October 21, 2013
Tunisia's Minister of Industry Mehdi Jomâa and WIPO Director General Francis Gurry today hailed the entry into force of the Madrid Protocol in Tunisia, while reviewing bilateral cooperation and discussing WIPO's future technical assistance to Tunisia.
Tunisia deposited its instrument of accession to the Madrid Protocol for the International Registration of Marks on July 16, 2013 and the treaty entered into force for Tunisia on October 16, 2013. The Madrid System for the International Registration of Marks (Madrid system), now with 92 members, offers trademark owners a cost effective, user friendly and streamlined means of protecting and managing their trademark portfolio internationally.
Mr. Gurry welcomed Tunisia’s accession, noting that “Tunisia’s accession further broadens the global reach of the Madrid system.” The Director General said: “Brand owners from all Madrid system members will now be able to extend their protection to the important Tunisian market, through a single, simplified and cost-effective procedure.”
Mr. Jomâa noted that Tunisia’s participation in the Madrid system is a welcome development for Tunisian businesses, in particular small and medium-sized enterprises, as well as international businesses wishing to acquire brand protection in Tunisia.
The Madrid system has experienced exceptional expansion recently. In the last 18 months, the Colombia, India, Mexico, New Zealand, Philippines and Rwanda have each acceded, resulting in a significant geographical expansion of the system.
Despite the uncertain global economic condition, the Madrid system has shown signs of strength: 2012 saw the highest number of international trademark applications ever filed under the Madrid system, with 44,018 applications, or a 4.1 % increase compared to 2011. Furthermore, a record number of 41,954 international registrations were recorded.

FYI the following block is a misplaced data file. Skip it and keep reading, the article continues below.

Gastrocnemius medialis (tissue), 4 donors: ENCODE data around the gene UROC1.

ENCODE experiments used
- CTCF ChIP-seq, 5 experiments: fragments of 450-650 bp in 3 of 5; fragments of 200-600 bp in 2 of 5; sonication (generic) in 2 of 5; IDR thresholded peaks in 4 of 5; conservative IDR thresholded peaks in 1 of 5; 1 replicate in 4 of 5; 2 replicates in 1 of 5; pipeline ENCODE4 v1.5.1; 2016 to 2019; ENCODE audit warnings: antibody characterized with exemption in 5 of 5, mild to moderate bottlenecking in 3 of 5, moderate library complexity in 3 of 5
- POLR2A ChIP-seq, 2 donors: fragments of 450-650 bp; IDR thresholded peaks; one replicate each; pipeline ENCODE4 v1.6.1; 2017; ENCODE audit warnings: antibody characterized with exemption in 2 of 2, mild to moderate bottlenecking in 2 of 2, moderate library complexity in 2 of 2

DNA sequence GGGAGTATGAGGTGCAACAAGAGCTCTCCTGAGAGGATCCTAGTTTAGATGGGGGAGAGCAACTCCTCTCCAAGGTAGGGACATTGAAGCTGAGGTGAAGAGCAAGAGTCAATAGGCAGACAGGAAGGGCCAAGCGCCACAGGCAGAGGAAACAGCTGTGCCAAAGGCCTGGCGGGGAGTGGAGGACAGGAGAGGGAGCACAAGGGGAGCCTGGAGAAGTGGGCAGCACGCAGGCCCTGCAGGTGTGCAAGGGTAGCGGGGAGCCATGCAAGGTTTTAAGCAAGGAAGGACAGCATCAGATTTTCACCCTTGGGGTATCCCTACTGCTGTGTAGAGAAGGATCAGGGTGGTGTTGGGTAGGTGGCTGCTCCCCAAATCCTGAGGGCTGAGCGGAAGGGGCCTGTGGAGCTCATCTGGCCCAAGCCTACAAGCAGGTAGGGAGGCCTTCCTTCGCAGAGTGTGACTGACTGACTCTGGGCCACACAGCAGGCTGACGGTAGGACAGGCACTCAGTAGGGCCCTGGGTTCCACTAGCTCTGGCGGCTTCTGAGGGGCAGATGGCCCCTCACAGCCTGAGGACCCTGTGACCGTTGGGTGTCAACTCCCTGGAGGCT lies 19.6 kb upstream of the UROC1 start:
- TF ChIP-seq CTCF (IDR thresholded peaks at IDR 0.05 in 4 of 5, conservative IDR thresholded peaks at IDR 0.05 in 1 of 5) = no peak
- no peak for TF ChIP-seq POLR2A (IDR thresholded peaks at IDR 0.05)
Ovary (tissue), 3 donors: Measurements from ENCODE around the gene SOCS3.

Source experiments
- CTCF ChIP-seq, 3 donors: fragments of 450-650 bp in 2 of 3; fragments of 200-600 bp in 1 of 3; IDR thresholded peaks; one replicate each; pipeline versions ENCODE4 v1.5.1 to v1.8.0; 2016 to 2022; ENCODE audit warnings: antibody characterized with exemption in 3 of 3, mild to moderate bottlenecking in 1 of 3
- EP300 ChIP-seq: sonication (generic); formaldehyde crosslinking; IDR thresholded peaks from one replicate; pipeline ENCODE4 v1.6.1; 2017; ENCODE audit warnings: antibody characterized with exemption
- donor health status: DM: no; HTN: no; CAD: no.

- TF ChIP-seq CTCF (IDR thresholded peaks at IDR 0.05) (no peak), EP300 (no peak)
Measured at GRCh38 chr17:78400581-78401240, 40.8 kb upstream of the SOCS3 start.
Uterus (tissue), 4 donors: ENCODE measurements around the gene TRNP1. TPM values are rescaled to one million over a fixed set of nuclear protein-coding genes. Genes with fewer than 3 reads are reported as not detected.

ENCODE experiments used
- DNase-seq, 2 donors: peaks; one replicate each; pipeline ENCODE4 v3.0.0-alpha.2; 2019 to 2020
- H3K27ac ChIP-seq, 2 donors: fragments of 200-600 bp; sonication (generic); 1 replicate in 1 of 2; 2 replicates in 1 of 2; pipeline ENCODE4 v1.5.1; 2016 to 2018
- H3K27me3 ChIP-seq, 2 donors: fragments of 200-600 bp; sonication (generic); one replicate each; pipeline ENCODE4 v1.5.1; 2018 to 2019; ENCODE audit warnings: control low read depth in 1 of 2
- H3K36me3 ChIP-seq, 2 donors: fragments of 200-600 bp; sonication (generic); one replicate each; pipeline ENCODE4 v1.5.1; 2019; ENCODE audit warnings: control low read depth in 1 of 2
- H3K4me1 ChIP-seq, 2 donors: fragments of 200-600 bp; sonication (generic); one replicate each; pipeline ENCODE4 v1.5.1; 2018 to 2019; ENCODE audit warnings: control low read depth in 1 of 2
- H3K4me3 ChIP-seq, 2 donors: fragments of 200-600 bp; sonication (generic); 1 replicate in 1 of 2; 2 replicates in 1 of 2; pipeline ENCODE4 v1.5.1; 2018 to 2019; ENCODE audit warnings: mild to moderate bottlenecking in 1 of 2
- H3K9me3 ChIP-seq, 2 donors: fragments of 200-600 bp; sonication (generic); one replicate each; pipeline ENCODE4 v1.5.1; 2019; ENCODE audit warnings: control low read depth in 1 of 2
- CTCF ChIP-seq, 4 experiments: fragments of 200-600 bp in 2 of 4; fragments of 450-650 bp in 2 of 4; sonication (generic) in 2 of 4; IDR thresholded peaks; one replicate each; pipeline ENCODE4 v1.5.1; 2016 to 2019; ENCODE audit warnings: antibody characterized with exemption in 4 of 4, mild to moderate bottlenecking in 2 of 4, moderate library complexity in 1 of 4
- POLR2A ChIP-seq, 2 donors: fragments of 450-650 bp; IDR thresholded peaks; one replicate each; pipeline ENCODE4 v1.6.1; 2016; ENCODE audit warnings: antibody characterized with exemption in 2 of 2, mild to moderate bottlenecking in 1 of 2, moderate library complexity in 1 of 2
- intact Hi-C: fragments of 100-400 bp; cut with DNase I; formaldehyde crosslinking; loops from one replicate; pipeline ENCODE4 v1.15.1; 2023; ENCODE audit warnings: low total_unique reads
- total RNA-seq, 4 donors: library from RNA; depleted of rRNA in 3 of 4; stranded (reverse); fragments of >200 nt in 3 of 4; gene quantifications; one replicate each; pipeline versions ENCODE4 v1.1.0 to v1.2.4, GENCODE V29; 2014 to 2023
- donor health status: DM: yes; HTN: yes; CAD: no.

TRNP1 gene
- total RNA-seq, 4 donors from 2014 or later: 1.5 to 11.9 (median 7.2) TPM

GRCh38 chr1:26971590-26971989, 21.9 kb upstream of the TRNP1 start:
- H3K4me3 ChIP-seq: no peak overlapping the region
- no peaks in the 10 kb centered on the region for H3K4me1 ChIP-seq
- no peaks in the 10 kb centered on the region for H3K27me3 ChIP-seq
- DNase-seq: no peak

Under the WIPO-administered Madrid system, a trademark owner may protect a mark in up to 90 countries plus the European Union with its Community Trade Mark (CTM) by filing one application, in one language (English, French or Spanish), with one set of fees, in one currency (Swiss Francs). Applicants wishing to use the Madrid system must apply for trademark protection in a relevant national or regional trademark office before seeking international protection. An international registration under the Madrid system produces the same effects as an application for registration of the mark in each of the contracting parties designated by the applicant.
If protection is not refused by the trademark office of a designated Contracting Party, the status of the mark is the same as if it had been registered by that Office. Thereafter, the international registration can be maintained and renewed through a single procedure. Thus, the system provides a cost-effective and efficient way for trademark holders to secure and maintain protection for their marks in multiple countries.
Trademarks are a key component of any successful business marketing strategy as they allow companies to identify, promote and license their goods or services in the marketplace and to distinguish them from those of their competitors, and cement customer loyalty. A trademark symbolizes the promise of a quality product and in today’s global and increasingly electronic marketplace, a trademark is often the only way for customers to identify a company’s products and services. Trademark protection hinders moves to “free ride” on the goodwill of a company by using similar distinctive signs to market inferior or similar products or services. Loss, dilution or infringement of a high-value trademark could prove devastating to a business.
The international trademark system is governed by two treaties, namely, the Madrid Agreement Concerning the International Registration of Marks (1891) and the Madrid Protocol Relating to the Madrid Agreement Concerning the International Registration of Marks (1989).